Electrical Home Inspections Experts in Richmond.
Don’t risk the safety of your home or loved ones by putting off a home safety inspection! It’s just not worth it.
It is easy to take your home electrical service for granted because they are hidden inside the walls of the home, allowing one to enjoy a great variety of modern conveniences. However, “out of sight, out of mind” should not be your rule of thumb when it comes to your Richmond areas home’s electrical wiring. According to the National Fire Protection Association, electrical issues are the number one cause of property damage in home fires across the U.S. The Consumer Product Safety Commission warns that a small appliance inserted into an improperly wired or inadequately sized outlet is the major cause of electrocutions in the U.S.
If you’re looking for reassurance from a trusted Richmond, VA, electricians, an electrical home inspection from Lauterbach Electric Co. can save you and your family from numerous dangerous situations and electrical hazards in your home. Your entire electrical system will be comprehensively examined; ensuring that all electrical wires, systems, and appliances in your home meet at least the legal minimum safety standards. The Richmond, VA & National Electrical Code guides all electricians when examining your home. The Code defines the considerations for minimum standards across the United States. A Lauterbach Electric inspector will provide a detailed, prioritized, checklist including areas in need of direct attention, recommendations for improvements, and prospective upgrade possibilities. Lauterbach Electric is serious about your safety! Don’t wait, contact us today and ensure the safety of your home and family with an electrical home inspection from Lauterbach Electric. This checkup will include:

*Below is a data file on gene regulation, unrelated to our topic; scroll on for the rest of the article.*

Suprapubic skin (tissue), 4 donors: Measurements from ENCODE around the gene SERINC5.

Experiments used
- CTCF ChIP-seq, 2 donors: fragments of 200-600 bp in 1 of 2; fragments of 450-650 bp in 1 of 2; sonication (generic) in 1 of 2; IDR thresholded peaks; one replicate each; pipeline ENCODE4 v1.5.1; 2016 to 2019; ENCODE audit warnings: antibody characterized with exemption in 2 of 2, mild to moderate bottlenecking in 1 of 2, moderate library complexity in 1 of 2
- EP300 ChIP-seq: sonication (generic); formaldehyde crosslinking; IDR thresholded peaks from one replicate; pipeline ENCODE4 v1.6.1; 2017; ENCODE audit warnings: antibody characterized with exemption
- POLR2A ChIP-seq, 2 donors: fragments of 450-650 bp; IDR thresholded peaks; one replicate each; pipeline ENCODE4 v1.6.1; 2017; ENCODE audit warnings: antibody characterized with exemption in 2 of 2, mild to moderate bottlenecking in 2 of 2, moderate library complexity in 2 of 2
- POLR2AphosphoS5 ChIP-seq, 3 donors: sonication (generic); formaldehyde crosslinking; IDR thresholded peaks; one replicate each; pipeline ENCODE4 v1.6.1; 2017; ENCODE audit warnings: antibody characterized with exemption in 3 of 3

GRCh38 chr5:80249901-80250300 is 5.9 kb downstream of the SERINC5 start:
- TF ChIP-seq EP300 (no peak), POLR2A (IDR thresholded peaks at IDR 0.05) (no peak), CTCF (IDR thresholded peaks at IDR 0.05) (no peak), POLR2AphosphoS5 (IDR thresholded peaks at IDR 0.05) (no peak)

Electrical Home Inspections Include:
- Check grounding systems
- Check for proper placement and presence of smoke detectors
- Test smoke detectors and replace batteries
- Test carbon monoxide detectors if present and replace batteries
- Check the electrical panel for appropriate labels, amps, and operation
- Ensure light bulb wattage is not too large for the fixture socket (fire hazard)
- Switch and wall outlet operation and condition
- Check ground fault circuit interrupting devices
- Check arc fault circuit interrupting devices
- Check for safety and security lighting
- Check for appropriate surge protection
- Check outdoor electrical systems
- Check for proper fuse size and over-current protection
- Inspect and report ALL other potential or immediate hazards
- Check that all junction boxes in attics and crawlspaces are secured and covered
Electrical Home Inspections Provide:
- Offers homeowner Peace of mind
- Save energy – save money
- Maintain electrical safety throughout the home
- Insurance companies may require
- Find and correct safety hazards
A home inspection should be performed when:
- As part of the home buying process.
- After a home is 40 years old.
- Before an addition or renovation